29 research outputs found

    Lean Construction Principles and Railway Maintenance Planning

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    Lean construction principles have been successfully adopted in a variety of industries to increase project management quality. This paper addresses maintenance planning in Sweden and analyses its effectiveness in the framework of lean construction principles. To investigate the status and improvement potential of maintenance contractors’ performance, the study focuses on the detailed planning process, which is mainly the responsibility of contractors. A literature review, a data analysis and interviews were used to reveal the possible barriers to the adaptation of lean principles to the maintenance industry. The study presents a developed theoretical framework for the analysing maintenance processes in the perspective of lean construction principles. We found that the application of lean principles has the potential for improvements in the planning process, but there are some barriers to effective implementation, including a lack of knowledge about lean principles at contractors’ sites

    Towards mobile and intelligent railway transport : A review of recent ERTMS related research

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    The development of the European Railway Traffic Management System (ERTMS) throughout Europe over the last two decades to remove obstacles to providing an interoperable railway network has been facing several challenges. This study briefly highlights several of these challenges by analysing the current architecture of ERTMS and main concerns such as its implementation, the interoperability of communication, formal methods, hybrid ERMS (Level 3), safety, and human factors. This study has taken a systematic approach to data collection and analysis through a review of the current literature. The studies examined illustrate that it is necessary to reduce the number of components in order to pivot the system toward mobile equipment, autonomous trains, and decentralised communication. In the area of formalisation, every supplier and responsible party conducting modelling and testing of the system uses a different tool. Here, we conclude it would be appropriate to develop a robust and reliable tool for modelling, formalisation, testing and the validation of critical safety systems in the railway industry according to its particular specifications and functionalities, e.g. for ERTMS L3, including moving block, virtual coupling and Automatic Train Operation (ATO). To bridge gaps between human operation and new technologies, reduce human error, and increase performance in the railway industry, a stronger emphasis on the development of employees’ skills with new technologies is highly recommended. In order to build upon previous investments in ERTMS and to guarantee backwards and forwards interoperability, it is necessary to exploit hybrid solutions and to gradually update the current systems.QC 20211216</p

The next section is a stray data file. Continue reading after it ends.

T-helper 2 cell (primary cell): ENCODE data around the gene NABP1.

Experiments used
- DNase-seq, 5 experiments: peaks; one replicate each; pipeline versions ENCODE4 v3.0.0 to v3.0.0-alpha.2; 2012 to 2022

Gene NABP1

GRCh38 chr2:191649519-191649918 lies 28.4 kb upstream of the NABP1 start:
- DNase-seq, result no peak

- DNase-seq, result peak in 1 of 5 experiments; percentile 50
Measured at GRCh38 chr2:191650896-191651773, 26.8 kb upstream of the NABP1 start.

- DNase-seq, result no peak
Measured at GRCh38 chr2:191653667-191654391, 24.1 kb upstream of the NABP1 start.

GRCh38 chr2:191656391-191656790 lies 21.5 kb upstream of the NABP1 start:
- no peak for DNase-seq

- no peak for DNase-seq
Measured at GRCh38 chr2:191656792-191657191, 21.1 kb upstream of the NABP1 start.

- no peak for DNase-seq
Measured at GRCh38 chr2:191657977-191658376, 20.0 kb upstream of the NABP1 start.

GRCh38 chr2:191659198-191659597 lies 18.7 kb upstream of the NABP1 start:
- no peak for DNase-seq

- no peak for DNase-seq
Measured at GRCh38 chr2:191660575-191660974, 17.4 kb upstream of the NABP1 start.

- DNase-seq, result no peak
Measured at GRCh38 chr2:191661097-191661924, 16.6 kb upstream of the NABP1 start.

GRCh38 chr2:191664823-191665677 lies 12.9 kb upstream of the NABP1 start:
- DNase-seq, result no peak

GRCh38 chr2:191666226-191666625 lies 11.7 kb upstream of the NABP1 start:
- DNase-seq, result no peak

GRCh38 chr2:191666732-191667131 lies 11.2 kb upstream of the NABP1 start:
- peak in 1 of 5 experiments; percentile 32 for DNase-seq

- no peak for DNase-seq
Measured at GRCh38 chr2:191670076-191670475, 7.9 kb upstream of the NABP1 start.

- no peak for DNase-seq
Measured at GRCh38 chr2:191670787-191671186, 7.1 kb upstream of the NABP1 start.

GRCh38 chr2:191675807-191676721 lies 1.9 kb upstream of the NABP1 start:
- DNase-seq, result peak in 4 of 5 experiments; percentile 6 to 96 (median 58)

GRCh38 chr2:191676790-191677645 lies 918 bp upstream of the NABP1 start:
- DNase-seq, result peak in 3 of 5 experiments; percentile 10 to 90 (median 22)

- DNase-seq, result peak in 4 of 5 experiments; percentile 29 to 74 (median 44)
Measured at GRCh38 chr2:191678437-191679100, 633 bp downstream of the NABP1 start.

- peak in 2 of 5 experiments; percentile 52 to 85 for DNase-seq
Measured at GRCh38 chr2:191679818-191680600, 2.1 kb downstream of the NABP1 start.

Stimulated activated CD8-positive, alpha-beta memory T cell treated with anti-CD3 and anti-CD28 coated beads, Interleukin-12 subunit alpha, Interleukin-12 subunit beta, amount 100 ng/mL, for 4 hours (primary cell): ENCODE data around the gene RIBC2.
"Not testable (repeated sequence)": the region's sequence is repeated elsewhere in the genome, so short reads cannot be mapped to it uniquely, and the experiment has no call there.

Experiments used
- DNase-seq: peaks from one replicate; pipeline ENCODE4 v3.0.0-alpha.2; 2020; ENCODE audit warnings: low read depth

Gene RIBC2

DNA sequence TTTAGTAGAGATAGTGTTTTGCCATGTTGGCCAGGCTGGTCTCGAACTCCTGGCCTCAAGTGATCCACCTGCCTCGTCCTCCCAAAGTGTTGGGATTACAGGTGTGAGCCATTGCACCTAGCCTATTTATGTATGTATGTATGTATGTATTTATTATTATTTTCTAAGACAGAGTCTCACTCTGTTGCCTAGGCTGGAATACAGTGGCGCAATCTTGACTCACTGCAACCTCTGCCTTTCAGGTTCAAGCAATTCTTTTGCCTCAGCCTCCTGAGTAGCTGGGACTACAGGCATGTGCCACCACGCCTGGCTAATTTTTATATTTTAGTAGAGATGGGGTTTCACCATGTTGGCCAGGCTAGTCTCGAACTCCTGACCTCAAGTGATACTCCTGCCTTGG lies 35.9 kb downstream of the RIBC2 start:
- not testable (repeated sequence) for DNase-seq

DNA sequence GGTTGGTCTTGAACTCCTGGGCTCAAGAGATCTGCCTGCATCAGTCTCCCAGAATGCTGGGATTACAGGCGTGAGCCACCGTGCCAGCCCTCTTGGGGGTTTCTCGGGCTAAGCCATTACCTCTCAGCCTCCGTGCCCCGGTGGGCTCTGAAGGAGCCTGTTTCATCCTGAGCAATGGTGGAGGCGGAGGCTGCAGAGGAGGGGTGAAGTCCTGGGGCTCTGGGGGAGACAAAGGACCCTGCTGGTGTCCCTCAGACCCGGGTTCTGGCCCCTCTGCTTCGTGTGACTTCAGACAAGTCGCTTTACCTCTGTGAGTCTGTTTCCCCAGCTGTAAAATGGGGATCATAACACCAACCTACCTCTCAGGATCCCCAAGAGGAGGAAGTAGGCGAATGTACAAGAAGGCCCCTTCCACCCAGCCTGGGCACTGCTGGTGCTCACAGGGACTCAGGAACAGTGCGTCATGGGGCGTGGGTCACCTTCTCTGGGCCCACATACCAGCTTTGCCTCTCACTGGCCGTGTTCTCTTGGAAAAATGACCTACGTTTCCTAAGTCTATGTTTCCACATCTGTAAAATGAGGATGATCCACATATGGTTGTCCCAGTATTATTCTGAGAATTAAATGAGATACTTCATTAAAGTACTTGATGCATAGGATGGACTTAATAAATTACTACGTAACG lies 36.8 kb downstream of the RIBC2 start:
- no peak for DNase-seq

Towards mobile and intelligent railway transport : A review of recent ERTMS related research

    No full text
    The development of the European Railway Traffic Management System (ERTMS) throughout Europe over the last two decades to remove obstacles to providing an interoperable railway network has been facing several challenges. This study briefly highlights several of these challenges by analysing the current architecture of ERTMS and main concerns such as its implementation, the interoperability of communication, formal methods, hybrid ERMS (Level 3), safety, and human factors. This study has taken a systematic approach to data collection and analysis through a review of the current literature. The studies examined illustrate that it is necessary to reduce the number of components in order to pivot the system toward mobile equipment, autonomous trains, and decentralised communication. In the area of formalisation, every supplier and responsible party conducting modelling and testing of the system uses a different tool. Here, we conclude it would be appropriate to develop a robust and reliable tool for modelling, formalisation, testing and the validation of critical safety systems in the railway industry according to its particular specifications and functionalities, e.g. for ERTMS L3, including moving block, virtual coupling and Automatic Train Operation (ATO). To bridge gaps between human operation and new technologies, reduce human error, and increase performance in the railway industry, a stronger emphasis on the development of employees’ skills with new technologies is highly recommended. In order to build upon previous investments in ERTMS and to guarantee backwards and forwards interoperability, it is necessary to exploit hybrid solutions and to gradually update the current systems.QC 20211216</p